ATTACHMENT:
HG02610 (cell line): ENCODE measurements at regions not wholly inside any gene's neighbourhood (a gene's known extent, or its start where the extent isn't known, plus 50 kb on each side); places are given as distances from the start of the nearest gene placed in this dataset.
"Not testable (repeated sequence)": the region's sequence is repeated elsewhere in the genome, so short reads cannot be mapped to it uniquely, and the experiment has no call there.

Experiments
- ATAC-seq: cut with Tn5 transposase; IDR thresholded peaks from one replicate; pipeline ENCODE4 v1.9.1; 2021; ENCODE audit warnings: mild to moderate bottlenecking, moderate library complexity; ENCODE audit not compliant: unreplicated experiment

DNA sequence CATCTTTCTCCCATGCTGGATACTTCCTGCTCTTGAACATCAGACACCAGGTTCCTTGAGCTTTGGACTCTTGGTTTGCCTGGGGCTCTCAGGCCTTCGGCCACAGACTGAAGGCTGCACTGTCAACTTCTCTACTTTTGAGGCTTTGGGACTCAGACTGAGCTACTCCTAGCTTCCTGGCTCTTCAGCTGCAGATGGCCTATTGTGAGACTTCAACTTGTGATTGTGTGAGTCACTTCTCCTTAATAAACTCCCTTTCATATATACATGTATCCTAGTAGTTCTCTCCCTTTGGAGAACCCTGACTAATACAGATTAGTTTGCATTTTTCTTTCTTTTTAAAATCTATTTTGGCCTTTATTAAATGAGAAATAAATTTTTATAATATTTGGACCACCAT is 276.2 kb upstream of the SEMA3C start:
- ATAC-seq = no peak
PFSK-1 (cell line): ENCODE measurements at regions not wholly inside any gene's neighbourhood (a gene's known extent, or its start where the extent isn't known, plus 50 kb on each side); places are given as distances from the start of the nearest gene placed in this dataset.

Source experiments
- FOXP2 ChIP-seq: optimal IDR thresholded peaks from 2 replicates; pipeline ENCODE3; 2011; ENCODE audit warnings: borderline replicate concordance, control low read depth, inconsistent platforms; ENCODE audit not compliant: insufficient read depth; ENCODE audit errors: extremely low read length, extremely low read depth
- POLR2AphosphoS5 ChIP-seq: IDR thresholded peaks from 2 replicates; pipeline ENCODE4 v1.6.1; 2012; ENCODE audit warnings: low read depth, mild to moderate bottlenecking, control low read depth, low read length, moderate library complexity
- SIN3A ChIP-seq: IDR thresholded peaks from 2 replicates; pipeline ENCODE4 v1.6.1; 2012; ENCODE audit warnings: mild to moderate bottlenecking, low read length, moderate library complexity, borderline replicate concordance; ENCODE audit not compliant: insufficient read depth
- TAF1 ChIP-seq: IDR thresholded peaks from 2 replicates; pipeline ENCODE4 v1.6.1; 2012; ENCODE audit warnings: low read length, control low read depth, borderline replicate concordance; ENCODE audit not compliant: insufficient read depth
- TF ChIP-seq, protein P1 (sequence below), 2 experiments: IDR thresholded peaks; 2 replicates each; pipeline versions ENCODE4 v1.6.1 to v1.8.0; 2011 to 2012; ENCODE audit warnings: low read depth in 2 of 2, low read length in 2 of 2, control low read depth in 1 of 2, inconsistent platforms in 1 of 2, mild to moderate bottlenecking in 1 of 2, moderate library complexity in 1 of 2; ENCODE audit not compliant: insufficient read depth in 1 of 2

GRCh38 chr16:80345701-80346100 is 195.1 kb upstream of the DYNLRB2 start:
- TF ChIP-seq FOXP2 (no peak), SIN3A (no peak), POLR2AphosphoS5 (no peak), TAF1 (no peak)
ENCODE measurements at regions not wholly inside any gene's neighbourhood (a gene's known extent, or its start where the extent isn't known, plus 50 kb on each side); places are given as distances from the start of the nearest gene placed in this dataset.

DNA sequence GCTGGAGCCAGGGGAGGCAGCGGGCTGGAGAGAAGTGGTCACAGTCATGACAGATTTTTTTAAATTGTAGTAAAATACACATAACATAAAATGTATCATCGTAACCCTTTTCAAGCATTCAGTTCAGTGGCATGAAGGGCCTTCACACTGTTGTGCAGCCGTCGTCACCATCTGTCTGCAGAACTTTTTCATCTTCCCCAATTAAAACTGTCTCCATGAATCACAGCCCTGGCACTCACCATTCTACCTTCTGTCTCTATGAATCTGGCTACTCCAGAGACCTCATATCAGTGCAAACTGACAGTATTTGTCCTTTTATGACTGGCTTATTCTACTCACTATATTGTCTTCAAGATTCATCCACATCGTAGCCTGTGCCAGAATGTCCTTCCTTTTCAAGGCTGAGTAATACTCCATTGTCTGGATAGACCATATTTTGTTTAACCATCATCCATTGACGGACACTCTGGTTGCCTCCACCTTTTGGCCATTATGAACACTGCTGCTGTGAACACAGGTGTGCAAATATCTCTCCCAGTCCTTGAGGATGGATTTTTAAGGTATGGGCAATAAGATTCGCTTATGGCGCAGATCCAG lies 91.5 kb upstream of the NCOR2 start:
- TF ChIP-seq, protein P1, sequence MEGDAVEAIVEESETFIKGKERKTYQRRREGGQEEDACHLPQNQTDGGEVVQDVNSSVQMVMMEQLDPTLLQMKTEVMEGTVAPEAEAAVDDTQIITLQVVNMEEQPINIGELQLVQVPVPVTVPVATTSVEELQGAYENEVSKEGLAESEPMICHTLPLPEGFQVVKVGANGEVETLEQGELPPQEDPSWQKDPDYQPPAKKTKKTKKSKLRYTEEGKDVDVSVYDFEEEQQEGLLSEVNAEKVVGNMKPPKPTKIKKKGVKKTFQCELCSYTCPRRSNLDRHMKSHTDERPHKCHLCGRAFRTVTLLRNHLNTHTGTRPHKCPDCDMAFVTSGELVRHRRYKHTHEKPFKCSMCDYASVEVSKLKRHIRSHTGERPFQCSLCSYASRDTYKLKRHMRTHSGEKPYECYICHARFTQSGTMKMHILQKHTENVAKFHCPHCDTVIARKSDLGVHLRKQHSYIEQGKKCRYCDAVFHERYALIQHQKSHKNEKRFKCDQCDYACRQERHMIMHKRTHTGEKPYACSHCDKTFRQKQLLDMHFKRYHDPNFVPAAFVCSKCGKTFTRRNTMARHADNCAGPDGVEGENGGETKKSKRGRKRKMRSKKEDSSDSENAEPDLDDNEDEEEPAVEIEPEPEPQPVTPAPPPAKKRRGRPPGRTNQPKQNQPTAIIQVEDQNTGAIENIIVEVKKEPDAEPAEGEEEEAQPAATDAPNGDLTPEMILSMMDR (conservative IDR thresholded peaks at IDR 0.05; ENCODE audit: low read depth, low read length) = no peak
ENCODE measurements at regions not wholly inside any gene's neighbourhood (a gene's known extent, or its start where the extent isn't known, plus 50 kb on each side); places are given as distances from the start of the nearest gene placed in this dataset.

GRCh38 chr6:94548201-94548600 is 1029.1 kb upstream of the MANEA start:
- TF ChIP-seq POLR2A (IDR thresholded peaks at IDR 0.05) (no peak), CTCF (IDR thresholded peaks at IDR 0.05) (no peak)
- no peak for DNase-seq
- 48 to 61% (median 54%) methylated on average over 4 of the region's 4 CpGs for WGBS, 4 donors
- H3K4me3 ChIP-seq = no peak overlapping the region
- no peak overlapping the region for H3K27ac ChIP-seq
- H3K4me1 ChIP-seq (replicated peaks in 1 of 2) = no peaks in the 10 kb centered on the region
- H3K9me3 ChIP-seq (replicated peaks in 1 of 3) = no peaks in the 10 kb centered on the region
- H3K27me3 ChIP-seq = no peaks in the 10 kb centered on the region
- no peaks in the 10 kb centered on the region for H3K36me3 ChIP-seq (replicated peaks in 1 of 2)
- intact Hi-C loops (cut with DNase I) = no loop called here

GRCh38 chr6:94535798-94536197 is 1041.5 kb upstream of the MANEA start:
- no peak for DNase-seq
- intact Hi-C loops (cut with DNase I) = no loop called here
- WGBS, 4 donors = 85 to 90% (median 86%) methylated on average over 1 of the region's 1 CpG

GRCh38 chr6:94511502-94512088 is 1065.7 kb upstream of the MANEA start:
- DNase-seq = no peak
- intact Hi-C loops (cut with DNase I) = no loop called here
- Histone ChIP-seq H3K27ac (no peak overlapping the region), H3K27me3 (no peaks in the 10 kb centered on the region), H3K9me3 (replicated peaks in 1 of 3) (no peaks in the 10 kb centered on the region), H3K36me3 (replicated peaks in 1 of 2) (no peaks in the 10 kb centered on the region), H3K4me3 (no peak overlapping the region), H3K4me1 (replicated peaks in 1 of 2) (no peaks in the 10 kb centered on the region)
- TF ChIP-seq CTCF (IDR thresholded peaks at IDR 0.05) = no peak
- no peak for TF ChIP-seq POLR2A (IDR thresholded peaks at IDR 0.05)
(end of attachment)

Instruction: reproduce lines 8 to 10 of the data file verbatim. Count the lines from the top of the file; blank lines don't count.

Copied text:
Source experiments
- FOXP2 ChIP-seq: optimal IDR thresholded peaks from 2 replicates; pipeline ENCODE3; 2011; ENCODE audit warnings: borderline replicate concordance, control low read depth, inconsistent platforms; ENCODE audit not compliant: insufficient read depth; ENCODE audit errors: extremely low read length, extremely low read depth
- POLR2AphosphoS5 ChIP-seq: IDR thresholded peaks from 2 replicates; pipeline ENCODE4 v1.6.1; 2012; ENCODE audit warnings: low read depth, mild to moderate bottlenecking, control low read depth, low read length, moderate library complexity